Anya Opshinsky and Serena Adlerstein spent a week at Appalshop as part of a venture entitled Community Routes. Community Routes is a research-based road trip that seeks to celebrate community-centered art making throughout the country. From October 2015 to April 2016 Anya and Serena are visiting and learning from some of the artists and organizations that most inspire them in order to explore the connection between the arts and strong communities.
The first “task” we were given upon our arrival at Appalshop was to sit down and watch Appalshop’s widely acclaimed documentary Stranger with a Camera. It tells the story of how a Canadian filmmaker, Hugh O’Connor, was shot by Hobart Ison, a Letcher county native who felt that O’Connor was depicting Appalachia in a negative light. The film provides both a background on the area, as well as a thoughtful discussion on the ethics of portraying any community via film. As soon as we finished the film, Serena and I turned to one another, a myriad of thoughts running through our brains. As outsiders planning to write about this organization and region, how were we to approach this endeavor? Were we shown this film as a subtle hint? While questions of representation may have been something we considered occasionally on our journey, the film beautifully reinforced and reminded us how critical it is for communities to have control over how they are depicted through any medium. In only the first three or so hours of walking through Appalshop’s doors, we were beginning to realize the true power of Appalshop and what it looks like when people tell their own stories.
We noticed intentionality in every aspect of Appalshop’s work. They prioritize a connection to the Appalachian region with all staff hires, for example. This specificity has led to a group of people who feel responsible and invested not only in the success of the organization, but also the future of eastern Kentucky and its residents in large part because it’s their own future. In fact, Dudley Cocke of Roadside Theater credits Appalshop’s success in part to its inaccessibility to those outside the community. When Appalshop first opened in 1969 federal supervisors were charged with overlooking the organization’s activities, but since it was located a few hours from any major airport, it was extremely difficult for those outside the community to check up on Appalshop’s work, limiting their tampering. Appalshop was and is able to truly respond to their own needs. While it may seem obvious why this model is successful, it is something with which many organizations similar to Appalshop struggle.
As Appalshop produces incredible work about Appalachia, the word is spreading across the country. Serena first heard about Appalshop through a friend from West Virginia while she was living in New York. She then read Dudley Cocke’s work in college, and was a bit in awe when we met him and Donna Porterfield of Roadside Theater. Once in the offices in Whitesburg, the connections between us and Appalshop were made even clearer as we had met several former Appalshop employees in New York. We were amazed at how localized the work is, while how far its reach spans.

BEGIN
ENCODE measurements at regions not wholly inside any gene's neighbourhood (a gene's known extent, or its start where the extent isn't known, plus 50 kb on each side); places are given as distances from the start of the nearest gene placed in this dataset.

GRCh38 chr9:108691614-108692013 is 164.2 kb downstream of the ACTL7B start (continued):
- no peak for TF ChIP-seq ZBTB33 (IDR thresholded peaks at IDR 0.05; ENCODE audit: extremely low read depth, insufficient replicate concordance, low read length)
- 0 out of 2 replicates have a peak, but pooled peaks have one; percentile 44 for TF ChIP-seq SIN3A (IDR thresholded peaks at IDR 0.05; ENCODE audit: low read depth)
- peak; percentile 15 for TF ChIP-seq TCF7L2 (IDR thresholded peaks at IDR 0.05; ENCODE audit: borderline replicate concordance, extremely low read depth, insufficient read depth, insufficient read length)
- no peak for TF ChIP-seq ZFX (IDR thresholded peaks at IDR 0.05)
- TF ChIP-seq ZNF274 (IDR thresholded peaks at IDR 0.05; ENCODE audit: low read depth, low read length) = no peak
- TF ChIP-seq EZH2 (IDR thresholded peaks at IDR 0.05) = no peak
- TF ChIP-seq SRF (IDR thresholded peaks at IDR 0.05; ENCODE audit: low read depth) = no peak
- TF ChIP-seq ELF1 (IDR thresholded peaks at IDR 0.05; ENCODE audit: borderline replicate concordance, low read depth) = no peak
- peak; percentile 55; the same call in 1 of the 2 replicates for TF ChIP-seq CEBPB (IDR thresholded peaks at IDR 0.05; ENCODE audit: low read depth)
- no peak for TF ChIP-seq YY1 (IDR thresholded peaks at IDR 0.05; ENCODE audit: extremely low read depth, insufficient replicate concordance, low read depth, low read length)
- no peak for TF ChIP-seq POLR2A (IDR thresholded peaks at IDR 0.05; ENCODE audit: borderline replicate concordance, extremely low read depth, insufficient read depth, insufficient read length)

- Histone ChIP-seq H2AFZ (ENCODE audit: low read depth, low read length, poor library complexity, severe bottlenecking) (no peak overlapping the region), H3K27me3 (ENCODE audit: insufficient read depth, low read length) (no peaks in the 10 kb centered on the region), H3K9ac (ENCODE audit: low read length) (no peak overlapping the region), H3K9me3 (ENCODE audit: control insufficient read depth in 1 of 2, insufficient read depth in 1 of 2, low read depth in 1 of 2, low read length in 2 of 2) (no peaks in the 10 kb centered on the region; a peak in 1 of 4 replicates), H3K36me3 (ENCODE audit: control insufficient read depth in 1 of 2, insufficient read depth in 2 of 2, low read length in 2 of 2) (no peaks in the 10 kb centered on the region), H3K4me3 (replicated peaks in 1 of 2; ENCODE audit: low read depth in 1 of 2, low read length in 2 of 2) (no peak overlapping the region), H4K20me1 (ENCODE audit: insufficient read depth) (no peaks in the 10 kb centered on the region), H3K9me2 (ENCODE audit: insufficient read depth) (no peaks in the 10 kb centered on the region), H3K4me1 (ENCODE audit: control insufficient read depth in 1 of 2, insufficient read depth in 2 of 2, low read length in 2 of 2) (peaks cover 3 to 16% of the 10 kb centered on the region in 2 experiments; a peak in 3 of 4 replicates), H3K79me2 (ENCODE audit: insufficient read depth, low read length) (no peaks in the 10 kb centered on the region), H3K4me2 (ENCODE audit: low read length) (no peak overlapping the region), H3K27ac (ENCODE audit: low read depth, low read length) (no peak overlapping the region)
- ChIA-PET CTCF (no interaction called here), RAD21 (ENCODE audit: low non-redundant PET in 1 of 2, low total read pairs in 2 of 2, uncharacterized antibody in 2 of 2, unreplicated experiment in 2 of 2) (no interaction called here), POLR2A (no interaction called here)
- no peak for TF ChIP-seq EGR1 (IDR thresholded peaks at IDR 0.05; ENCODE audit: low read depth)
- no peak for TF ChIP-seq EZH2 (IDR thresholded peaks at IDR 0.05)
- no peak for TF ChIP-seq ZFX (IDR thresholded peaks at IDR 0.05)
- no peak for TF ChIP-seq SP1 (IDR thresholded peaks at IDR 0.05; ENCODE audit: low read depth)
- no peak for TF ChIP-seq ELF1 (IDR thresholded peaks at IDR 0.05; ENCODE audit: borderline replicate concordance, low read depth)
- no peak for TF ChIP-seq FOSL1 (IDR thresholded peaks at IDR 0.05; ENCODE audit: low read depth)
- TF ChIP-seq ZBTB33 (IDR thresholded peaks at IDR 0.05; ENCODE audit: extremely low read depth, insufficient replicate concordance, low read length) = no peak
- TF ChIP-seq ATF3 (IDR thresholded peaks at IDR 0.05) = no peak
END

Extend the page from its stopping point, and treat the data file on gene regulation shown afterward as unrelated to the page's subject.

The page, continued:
Before arriving in Letcher county, we knew little to nothing about the coal industry and its relationship to the people in the region. During our week in Whitesburg, we heard how the decline of the coal industry has made it necessary for Eastern Kentucky to find innovative industries that provide jobs, increase tourism and revitalize the economy. On a tour of Letcher county, it was strikingly clear how Whitesburg differs from the rest of its surrounding area. There are new restaurants in town, a cooperatively owned record store, new bars. This economic activity seems to be unparalleled in the region. Yes, unemployment is still high and yes, Whitesburg was recently made the only moist town in an otherwise dry county, but the activity happening in Whitesburg feels significant and connected to Appalshop’s presence. Whether it be the media training they are providing, the flow of people their history and success as an organization brings in from across the country, the cultural events they host, or the pride they exude for Appalachian traditions, Appalshop seems to be an invigorating force in Whitesburg. They are an example of how cultural organizations can promote entrepreneurial spirit, using arts and culture to build new ways of thinking, reinforcing tradition, and providing a sense of agency. They are a resource to politicians and community members alike who are seeking guidance in these endeavors. Through the years many have been discouraged by what the mountains have kept out — access to internet, ease of transit, etc. — Appalshop is a celebration of what the mountains kept in.